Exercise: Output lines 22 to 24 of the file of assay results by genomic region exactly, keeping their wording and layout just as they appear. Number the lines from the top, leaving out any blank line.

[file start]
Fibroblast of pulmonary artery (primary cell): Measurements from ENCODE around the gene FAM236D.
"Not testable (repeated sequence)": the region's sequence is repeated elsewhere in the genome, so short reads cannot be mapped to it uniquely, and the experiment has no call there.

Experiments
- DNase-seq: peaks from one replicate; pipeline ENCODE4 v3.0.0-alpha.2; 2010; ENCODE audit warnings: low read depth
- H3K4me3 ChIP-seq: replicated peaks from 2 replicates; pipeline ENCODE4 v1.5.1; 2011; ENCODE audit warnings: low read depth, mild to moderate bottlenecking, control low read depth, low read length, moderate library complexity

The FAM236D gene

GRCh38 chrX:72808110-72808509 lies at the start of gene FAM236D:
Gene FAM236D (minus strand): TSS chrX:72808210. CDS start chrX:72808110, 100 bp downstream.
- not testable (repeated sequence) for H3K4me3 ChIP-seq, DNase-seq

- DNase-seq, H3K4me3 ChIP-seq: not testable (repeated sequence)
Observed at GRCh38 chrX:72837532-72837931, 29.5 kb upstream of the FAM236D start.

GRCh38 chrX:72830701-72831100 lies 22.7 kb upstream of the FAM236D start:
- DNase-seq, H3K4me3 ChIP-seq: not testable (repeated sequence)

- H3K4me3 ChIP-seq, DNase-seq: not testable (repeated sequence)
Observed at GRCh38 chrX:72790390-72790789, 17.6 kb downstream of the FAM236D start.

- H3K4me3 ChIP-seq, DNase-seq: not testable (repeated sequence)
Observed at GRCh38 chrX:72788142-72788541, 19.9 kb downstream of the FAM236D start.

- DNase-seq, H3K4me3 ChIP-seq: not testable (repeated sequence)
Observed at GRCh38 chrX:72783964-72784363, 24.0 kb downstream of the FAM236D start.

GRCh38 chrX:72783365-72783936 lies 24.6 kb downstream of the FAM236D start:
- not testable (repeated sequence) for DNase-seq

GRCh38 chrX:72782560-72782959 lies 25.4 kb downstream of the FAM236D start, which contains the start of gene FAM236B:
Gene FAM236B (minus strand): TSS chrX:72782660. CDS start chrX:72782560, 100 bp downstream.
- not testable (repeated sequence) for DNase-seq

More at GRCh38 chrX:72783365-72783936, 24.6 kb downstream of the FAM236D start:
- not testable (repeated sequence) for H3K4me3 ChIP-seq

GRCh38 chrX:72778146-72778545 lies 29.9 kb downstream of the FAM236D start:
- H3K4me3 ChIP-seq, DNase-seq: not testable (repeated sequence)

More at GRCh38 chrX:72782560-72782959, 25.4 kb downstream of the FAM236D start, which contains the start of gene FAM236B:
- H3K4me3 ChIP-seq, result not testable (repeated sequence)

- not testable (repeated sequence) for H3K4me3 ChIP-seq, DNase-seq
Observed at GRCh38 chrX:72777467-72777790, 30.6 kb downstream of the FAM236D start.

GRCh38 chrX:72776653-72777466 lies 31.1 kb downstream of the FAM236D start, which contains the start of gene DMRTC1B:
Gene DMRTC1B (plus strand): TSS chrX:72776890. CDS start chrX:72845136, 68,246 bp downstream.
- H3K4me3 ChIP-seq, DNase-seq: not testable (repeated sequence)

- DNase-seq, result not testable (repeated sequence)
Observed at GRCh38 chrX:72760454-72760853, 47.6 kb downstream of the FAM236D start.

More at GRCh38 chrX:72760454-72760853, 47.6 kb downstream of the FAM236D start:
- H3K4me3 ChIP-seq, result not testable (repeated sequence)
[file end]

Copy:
GRCh38 chrX:72782560-72782959 lies 25.4 kb downstream of the FAM236D start, which contains the start of gene FAM236B:
Gene FAM236B (minus strand): TSS chrX:72782660. CDS start chrX:72782560, 100 bp downstream.
- not testable (repeated sequence) for DNase-seq